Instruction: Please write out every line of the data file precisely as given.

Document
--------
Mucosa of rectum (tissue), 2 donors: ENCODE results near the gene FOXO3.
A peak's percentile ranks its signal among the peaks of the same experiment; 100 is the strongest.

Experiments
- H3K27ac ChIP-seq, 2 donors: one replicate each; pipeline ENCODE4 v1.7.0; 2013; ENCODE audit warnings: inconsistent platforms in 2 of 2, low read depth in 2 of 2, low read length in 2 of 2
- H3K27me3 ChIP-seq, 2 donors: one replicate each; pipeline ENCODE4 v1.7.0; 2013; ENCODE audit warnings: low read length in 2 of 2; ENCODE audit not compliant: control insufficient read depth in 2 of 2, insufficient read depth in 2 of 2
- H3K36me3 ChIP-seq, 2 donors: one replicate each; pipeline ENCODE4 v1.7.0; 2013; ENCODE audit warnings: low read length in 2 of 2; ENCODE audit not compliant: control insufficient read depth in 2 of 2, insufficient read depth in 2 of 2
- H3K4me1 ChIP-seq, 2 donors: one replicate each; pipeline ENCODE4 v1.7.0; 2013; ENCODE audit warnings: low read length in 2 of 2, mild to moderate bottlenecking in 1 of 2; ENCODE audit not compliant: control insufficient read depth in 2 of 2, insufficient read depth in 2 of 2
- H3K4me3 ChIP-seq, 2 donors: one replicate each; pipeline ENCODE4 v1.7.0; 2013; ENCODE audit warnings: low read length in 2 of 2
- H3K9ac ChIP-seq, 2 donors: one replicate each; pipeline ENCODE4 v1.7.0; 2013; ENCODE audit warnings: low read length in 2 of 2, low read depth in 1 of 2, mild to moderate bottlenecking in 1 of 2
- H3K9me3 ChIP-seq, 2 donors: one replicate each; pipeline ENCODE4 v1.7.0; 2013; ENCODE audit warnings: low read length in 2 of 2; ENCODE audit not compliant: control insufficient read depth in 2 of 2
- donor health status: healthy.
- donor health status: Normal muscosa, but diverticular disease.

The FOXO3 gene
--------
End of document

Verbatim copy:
Mucosa of rectum (tissue), 2 donors: ENCODE results near the gene FOXO3.
A peak's percentile ranks its signal among the peaks of the same experiment; 100 is the strongest.

Experiments
- H3K27ac ChIP-seq, 2 donors: one replicate each; pipeline ENCODE4 v1.7.0; 2013; ENCODE audit warnings: inconsistent platforms in 2 of 2, low read depth in 2 of 2, low read length in 2 of 2
- H3K27me3 ChIP-seq, 2 donors: one replicate each; pipeline ENCODE4 v1.7.0; 2013; ENCODE audit warnings: low read length in 2 of 2; ENCODE audit not compliant: control insufficient read depth in 2 of 2, insufficient read depth in 2 of 2
- H3K36me3 ChIP-seq, 2 donors: one replicate each; pipeline ENCODE4 v1.7.0; 2013; ENCODE audit warnings: low read length in 2 of 2; ENCODE audit not compliant: control insufficient read depth in 2 of 2, insufficient read depth in 2 of 2
- H3K4me1 ChIP-seq, 2 donors: one replicate each; pipeline ENCODE4 v1.7.0; 2013; ENCODE audit warnings: low read length in 2 of 2, mild to moderate bottlenecking in 1 of 2; ENCODE audit not compliant: control insufficient read depth in 2 of 2, insufficient read depth in 2 of 2
- H3K4me3 ChIP-seq, 2 donors: one replicate each; pipeline ENCODE4 v1.7.0; 2013; ENCODE audit warnings: low read length in 2 of 2
- H3K9ac ChIP-seq, 2 donors: one replicate each; pipeline ENCODE4 v1.7.0; 2013; ENCODE audit warnings: low read length in 2 of 2, low read depth in 1 of 2, mild to moderate bottlenecking in 1 of 2
- H3K9me3 ChIP-seq, 2 donors: one replicate each; pipeline ENCODE4 v1.7.0; 2013; ENCODE audit warnings: low read length in 2 of 2; ENCODE audit not compliant: control insufficient read depth in 2 of 2
- donor health status: healthy.
- donor health status: Normal muscosa, but diverticular disease.

The FOXO3 gene